Conceptual Projects and Student Thesis Work

Home / / Conceptual Projects and Student Thesis Work

PLAIN also looks to engage a broad discussion on issues that affect architecture in the midwest. These projects will be selected from pertinent sources (CoA Student Thesis program, publications and speculative work)  that add to the discourse of PLAIN and help shape  themes for further consideration. While these projects are not considered design-build projects per se, they are presented as potential influences for future projects.

These projects are selected from students enrolled ARCH 613 / 614: Design Thesis, student research work for DR studio ARCH 510/610 511/611 and academic research and speculative projects by, or advised by Associate Professor Jason Griffiths.

 

 

 

Psychology and Architectural Ruins

 

 

 

Zebulun Lund April 4th, 2016

 

 

I on the Streets – MAS Context  (pub pending)

Jason Griffiths

 

“I on the Streets” documents every windowless street façade in Lincoln Nebraska. It is the antithesis to Jane Jacobs’ maxim on inclusive and socially coherent urbanism and on first sight an abject architecture in its most characterless form.

However the anonymity of a sightless facade defers to a minority of architectural photographers who reveal something more problematic about the relationship between photography and architectural character. Despite its better intentions the notion of objective photography is quite often and quite quickly subsumed by a more broad cultural commentary (William Garnett/construction science, Bernd & Hilla Becher / postindustrial typologies and so on) that leads to refined aesthetic informant of architectural design. This appreciation lies in an inadvertent allure of the solitary spaces and the sublime pleasure of “ordinary” environments.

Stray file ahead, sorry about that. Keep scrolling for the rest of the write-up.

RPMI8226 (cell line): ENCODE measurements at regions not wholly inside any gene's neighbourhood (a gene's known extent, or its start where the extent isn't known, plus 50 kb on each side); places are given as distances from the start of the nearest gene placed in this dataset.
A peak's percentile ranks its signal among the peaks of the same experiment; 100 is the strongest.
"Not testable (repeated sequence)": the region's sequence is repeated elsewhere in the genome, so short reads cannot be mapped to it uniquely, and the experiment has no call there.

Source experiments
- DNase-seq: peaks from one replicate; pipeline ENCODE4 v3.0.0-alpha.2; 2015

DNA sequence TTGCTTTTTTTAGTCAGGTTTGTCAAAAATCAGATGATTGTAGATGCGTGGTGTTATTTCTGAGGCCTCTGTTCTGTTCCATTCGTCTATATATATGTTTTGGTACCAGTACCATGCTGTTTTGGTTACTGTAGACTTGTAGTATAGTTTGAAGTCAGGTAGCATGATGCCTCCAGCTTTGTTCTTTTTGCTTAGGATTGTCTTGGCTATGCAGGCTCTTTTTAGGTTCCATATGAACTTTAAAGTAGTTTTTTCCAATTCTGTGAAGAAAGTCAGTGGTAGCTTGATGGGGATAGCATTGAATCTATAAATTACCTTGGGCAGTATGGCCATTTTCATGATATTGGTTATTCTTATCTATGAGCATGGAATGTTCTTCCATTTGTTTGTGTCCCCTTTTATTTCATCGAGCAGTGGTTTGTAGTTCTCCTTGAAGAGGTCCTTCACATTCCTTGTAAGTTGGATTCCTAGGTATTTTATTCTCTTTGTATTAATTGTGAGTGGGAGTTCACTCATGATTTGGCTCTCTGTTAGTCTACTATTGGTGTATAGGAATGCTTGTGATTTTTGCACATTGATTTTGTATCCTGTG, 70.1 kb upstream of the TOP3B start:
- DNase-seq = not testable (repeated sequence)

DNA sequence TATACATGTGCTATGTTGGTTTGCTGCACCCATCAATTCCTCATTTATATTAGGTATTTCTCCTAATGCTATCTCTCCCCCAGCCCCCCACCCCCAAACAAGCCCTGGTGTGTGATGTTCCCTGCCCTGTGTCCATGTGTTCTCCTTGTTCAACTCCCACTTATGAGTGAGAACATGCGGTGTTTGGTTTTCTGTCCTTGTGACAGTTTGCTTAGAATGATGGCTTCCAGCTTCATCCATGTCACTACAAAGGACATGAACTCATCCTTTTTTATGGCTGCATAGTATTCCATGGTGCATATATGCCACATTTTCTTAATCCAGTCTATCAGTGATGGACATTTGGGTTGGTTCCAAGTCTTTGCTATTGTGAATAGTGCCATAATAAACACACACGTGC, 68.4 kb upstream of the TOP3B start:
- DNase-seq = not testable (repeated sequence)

In truth so much significant architecture draws upon this allure (MVRDV / Andreas Gursky, Venturi/ Ed Ruscha, Caruso St John/Demand, John Hejduk / Bernd & Hilla Becher, Diller Scofidio / Joel Sternfeld and so on). However this contemplation and aesthetic consideration is only possible from a position of extreme anonymity. The kind of anonymity that allows the photographer to work unobserved (in this case by windowless facades) in an environment that would be unavailable in the socially vibrant urbanism of “Eyes on the Street”.

 

Naturally great architecture must be socially coherent but its breadth is equally inclusive of an ambiguous relationship to objectivity and perhaps the more problematic allure of characterless “ordinary” architecture.